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Sitting Out MAG
“Go, girl, you can do it!” I muster a cheer as my friend steps onto the competition floor. I watch as she gets into her starting position. Fit. Athletic. Beautiful. The music starts, she launches into her routine, and suddenly I can’t watch anymore.
I don’t know how I took it all for granted – the ability to move and dance and jump. Looking at the athletes around me leaping, practically flying, rolling, tumbling, it brings tears to my eyes.
That fall, it ruined everything. Now I am chained, my head throbbing and heavy as lead. I drag myself around, living in a blur of pain, ice packs, and pills. It seems impossible that I was ever competing with ease like everyone else.
Now all I notice is the people. Healthy, able-bodied people moving freely. I want to spread my wings and fly, but I can’t. I am a crippled bird who can barely muster a hop, let alone soar with my flock.
My teammate’s music ends. She strikes a pose, jerking her head back in a beautiful arch. I grimace. Oh, what would I give to be able to do that again! Just nodding my head sends horrible pain shooting through my body. My heart aches to be healthy again. How could this happen? Why me?
“Hi!” My teammate flounces up, still panting, cheeks red. She is grinning widely, goofily, and I force a smile in return.
“Phew!” She wipes a towel over her face. “That was a tough one.” My smile wavers. I know what she’s feeling. That magical satisfaction of competing – I yearn for it. I want the adrenaline, the nerves and jitters, the relief of being done. I want it all back.
A tear trickles down my cheek, and I wipe it away before my teammate sees. It feels so strange not competing. And yet, everything goes on as usual. Gymnasts perform their routines, the judges judge, the little girls scan the floor for rhinestones that have fallen from gymnasts’ leotards. I fell off the carousel, but it keeps turning without me. Another tear trickles down my cheek. Never before have I felt so worthless and insignificant.
“Are you okay?” I flinch as I feel a hand on my shoulder. My teammate’s makeup-smeared face is furrowed with concern.
“Is your head hurting again? Do you want me to get you a Tylenol?”
I nod numbly, eyes still glued to the competition carpet. Another girl steps out. Tall. Fit. Able-bodied.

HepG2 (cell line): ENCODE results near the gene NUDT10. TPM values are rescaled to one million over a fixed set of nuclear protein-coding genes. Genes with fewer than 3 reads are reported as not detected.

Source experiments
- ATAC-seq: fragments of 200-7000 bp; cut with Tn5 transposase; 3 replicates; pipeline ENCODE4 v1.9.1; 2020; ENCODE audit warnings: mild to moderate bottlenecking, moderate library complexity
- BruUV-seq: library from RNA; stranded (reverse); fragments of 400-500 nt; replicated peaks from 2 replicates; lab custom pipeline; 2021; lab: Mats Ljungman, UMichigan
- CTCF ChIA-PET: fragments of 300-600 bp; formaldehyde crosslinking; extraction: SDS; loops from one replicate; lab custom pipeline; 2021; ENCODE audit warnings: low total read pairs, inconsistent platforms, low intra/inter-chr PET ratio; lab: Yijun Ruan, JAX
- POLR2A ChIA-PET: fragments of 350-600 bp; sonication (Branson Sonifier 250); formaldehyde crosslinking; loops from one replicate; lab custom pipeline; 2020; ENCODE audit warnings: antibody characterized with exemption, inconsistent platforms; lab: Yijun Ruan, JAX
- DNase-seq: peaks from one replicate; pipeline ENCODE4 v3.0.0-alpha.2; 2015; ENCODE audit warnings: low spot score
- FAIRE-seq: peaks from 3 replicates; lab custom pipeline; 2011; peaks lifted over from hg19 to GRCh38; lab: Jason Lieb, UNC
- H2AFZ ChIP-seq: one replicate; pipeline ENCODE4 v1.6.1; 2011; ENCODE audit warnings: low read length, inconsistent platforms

Pain. Before the concussion it was a brief, occasional sensation. When I stubbed my toe. When I ate something that didn’t agree with me. But now, pain is all I know. My head is a chunk of lead with flames flaring up in different parts. It’s achy. Raw. Persistent. Debilitating. Unignorable. From the minute I wake up to the moment I fall asleep, it’s there. It’s always there. “It’ll take weeks to get better,” some say. “Months,” declare others. “Even a year.” I can’t stand the thought of the latter, or even the second. I can’t stand another day of this. But I have to.
The pain is not just pain. It’s a ball and chain, a prison. Hindering me from performing well in school. Holding me back from letting my creativity shine through my words. Stopping me from doing the sport I love. Making me sit out and watch as the gymnasts around me leap and dance with ease, competing at the meets I was supposed to champion. The ones I’ve been looking forward to for so long.
Instead, I watch from the sidelines. How nice it must feel not to have a headache. How liberating. How foreign. The pain holds me back from enjoying life. It makes me introverted. It stops me from being me. Pulse. Throb. Ache. Stab. They say it will end, but it feels like it never will.
“Here.” My teammate is back, pill in hand. I take it shakily, downing it in a painful gulp. My head hurts a lot, but it’s nothing compared to the pain I feel watching. A pill might keep the physical pain at bay for a while, but nothing – not the world’s strongest medicine – can numb the pain of sitting out.